Drying timber is a whole science to itself, but our instructors did a great job of supplying us with general principles and recommendations to get the beginner started. We were divided into teams again and stacked a pile of timber for drying, using stickers between each layer of timber.

As a rule of thumb, 1 inch thick timber takes 1 year to air dry. Thinner stickers slow down the drying process by reducing the airflow. Stickers should never be green timber, but should be dried to around 18%; otherwise they will stain the timber they are in contact with. 

Many sawmill companies air-dry their timber for several weeks or months, and then place the half-dried timber into a kiln for final drying. 



When boards dry, the grain will try to straighten out, which causes the boards to cup. Thin boards from a small log will dry straight, but thick boards from a small log have a lot of strength and a strong tendency to cup. 

Something to remember is that timber only needs to be dried to match the moisture content of its final environment. Exterior wood products do not need to be kiln dried, air drying is sufficient.  Interior woodwork is generally kiln dried to around 10-11% moisture content. 


Working timber
Throughout all three days of the course, a master woodworker was busy in the on-site workshop, working on a variety of projects, and during breaks from the regular sessions, attendees could spend time with him, asking questions, watching him work, and get hands-on with several simple yet inspiring projects of their own. 




A session in the workshop focused on various wood species, their qualities and common uses in woodworking, as well as their unique issues and challenges. The workshop time was very valuable, as we could all watch the timber being turned into the final product.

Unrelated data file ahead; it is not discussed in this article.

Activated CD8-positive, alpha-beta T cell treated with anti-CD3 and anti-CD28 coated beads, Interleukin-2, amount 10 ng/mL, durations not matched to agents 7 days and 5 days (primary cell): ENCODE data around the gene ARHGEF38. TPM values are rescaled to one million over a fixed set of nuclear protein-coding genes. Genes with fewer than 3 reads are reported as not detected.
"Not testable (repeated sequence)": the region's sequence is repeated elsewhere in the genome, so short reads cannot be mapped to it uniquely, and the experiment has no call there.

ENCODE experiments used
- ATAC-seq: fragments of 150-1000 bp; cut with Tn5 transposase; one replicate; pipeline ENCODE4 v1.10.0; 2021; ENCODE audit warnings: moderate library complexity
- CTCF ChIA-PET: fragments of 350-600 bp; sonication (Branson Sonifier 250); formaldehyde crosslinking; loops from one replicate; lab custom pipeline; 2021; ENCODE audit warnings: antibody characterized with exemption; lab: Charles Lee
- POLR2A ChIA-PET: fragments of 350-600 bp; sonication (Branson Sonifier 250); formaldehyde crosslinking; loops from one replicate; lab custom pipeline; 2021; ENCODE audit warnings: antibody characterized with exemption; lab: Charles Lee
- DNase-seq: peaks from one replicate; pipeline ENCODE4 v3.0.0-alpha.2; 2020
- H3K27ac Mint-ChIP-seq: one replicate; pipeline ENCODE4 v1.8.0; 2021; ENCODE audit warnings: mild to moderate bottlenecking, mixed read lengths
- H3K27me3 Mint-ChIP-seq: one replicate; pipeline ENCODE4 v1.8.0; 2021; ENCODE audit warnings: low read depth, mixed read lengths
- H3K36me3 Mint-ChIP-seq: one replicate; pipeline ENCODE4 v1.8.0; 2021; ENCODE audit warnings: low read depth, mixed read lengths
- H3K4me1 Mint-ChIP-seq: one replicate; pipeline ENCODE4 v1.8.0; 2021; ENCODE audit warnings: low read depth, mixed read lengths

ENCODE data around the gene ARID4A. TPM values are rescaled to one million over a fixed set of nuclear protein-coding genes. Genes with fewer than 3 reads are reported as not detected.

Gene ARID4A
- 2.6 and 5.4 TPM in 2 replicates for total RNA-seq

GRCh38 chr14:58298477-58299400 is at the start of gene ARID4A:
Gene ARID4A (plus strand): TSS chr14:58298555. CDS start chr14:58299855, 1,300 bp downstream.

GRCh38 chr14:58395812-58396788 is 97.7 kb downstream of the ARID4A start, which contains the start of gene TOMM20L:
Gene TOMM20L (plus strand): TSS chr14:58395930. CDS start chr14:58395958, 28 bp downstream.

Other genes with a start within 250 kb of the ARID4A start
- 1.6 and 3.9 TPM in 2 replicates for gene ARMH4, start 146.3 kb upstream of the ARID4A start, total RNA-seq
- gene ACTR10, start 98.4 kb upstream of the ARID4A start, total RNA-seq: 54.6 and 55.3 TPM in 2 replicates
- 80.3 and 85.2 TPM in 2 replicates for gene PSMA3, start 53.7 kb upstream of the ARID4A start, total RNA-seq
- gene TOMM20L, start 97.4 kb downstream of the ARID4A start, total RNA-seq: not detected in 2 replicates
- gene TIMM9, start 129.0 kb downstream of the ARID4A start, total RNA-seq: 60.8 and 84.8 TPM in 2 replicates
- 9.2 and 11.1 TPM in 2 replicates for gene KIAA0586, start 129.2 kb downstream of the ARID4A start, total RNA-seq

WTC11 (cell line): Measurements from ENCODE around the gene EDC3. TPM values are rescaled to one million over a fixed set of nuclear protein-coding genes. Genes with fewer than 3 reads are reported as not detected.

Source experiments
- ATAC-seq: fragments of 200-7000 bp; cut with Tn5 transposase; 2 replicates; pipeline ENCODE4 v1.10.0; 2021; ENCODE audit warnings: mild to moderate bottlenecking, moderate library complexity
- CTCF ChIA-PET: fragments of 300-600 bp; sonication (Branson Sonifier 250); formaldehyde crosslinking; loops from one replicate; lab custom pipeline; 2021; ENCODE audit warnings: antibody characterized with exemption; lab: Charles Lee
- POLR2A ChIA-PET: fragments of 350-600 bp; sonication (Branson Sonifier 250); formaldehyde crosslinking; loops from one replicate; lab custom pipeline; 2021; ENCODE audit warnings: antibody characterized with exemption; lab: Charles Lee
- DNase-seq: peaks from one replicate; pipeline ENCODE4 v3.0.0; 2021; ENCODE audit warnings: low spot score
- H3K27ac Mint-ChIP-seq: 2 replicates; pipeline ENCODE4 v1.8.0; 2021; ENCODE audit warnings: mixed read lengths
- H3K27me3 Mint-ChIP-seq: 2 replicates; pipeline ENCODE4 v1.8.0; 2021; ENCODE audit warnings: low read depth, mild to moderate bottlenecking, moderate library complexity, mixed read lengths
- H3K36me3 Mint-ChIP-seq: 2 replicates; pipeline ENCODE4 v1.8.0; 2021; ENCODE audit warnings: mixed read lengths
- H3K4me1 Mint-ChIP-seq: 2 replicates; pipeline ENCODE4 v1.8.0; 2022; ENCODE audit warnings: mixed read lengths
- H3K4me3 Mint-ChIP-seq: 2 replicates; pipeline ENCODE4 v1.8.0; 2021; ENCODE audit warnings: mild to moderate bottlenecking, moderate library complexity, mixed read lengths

‘Renaissance of European Oak’ lecture
A highlight for everyone was a special session with Roger Venables, whose long career in the wood industry has seen him involved with projects such as the restoration of Windsor Castle, Shakespeare’s Globe Theatre, and more. What was so fascinating is that he offered an inside look at how they designed and executed their magnificent projects, with amazing amounts of behind the scenes details.  


Attending
It was obvious that everyone immensely enjoyed the course, the content presented, and the interactions with instructors and the other attendees alike. Among the attendees were arborists, apprentices, landowners, sawmillers, woodworkers, foresters, etc. The range of experiences and knowledge from the whole group made every moment educational and engaging.

Everyone was incredibly attentive, each one scribbling notes throughout the sessions, a testament to the quality of the material being presented, and the value it held for the listeners. 
The course is held twice a year, usually in May and September. Class size is limited.

An excellent video that summarizes the course:
For further information, please contact Woodland Heritage: